If there is a subject more rife with bad science than that of human nutrition, I don't know what it would be. It seems that every year there is another fad diet, based on unproven theory and void of any semblance of scientific evidence. Of course, the reason that these schemes come along is because people want to live long and healthy lives, and my introductory chemistry students have lots of questions related to their own nutrition. "The China Study" is a book that I can recommend to them. It is based on a lifetime of research by Colin Campbell of Cornell University. He was head of an international group of researchers that studied the eating habits of people in different cultures and their health consequences. As the title implies, the largest and most convincing of these was a study of 6500 Chinese persons of both sexes, from 65 "counties" of China. The range of lifestyles was very large, from urban to rural, and their diets also represented a much larger range of foods than is found in American or European populations. Why is it that the incidence of obesity, diabetes, cancer, and heart disease is very high in our population and very low in countries that have far "poorer" diets? The "bottom line" of this thoroughly-documented study is essentially that animal protein is not good for us - even milk, "the perfect food".My students (and me!) may not relish the change to a vegetarian diet, but it is difficult to refute the mass of evidence in "The China Study".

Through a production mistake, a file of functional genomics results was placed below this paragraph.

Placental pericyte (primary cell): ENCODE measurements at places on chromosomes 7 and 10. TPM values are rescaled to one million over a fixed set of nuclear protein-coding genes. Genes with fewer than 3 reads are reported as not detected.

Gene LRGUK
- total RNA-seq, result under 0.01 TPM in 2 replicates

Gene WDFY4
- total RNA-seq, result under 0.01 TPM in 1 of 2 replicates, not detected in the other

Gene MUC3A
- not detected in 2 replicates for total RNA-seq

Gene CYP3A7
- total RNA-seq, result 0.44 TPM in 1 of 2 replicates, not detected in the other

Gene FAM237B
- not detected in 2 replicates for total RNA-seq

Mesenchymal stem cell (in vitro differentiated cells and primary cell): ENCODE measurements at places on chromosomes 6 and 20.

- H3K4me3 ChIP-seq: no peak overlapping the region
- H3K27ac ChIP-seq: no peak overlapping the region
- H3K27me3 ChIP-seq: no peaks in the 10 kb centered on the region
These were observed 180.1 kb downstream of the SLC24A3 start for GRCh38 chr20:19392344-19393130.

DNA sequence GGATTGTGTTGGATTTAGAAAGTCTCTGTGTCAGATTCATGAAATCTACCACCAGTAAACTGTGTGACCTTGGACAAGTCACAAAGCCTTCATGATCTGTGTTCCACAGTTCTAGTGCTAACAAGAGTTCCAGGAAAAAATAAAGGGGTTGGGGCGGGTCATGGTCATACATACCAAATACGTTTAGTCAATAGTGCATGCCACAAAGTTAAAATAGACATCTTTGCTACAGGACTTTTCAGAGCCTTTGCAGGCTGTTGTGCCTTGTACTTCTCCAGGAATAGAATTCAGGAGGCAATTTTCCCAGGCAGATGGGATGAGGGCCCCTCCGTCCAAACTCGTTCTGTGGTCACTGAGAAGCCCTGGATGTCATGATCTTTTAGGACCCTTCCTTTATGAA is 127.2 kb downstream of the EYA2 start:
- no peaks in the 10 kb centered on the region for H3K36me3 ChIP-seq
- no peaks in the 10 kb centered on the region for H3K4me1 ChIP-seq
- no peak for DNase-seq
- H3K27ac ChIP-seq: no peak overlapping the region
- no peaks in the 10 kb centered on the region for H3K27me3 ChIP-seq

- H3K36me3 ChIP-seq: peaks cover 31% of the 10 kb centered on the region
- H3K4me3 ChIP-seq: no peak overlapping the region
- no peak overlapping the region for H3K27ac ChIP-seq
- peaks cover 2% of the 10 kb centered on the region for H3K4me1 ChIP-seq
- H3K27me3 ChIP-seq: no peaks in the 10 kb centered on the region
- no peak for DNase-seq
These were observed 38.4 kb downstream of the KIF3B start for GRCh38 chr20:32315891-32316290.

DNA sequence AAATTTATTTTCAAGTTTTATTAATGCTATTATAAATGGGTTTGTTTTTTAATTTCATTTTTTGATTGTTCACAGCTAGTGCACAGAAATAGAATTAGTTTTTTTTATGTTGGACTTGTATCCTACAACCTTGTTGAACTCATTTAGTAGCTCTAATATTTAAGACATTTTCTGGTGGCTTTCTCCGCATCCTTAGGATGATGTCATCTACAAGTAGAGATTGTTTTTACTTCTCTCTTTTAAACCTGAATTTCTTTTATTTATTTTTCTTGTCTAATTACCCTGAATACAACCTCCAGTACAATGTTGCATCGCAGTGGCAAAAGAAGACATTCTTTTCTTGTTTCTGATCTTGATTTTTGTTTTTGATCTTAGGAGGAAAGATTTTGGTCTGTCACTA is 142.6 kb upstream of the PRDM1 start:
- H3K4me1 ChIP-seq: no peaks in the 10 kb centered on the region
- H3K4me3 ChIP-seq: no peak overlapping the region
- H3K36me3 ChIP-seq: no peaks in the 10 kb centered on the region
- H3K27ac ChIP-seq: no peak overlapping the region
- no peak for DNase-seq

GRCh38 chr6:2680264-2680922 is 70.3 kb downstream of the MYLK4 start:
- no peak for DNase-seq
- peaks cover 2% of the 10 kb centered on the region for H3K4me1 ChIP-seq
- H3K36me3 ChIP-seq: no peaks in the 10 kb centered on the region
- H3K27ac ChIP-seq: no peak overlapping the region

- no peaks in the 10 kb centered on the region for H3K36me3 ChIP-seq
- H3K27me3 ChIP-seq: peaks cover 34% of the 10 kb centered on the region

T. Colin Campbell and Thomas M. Campbell II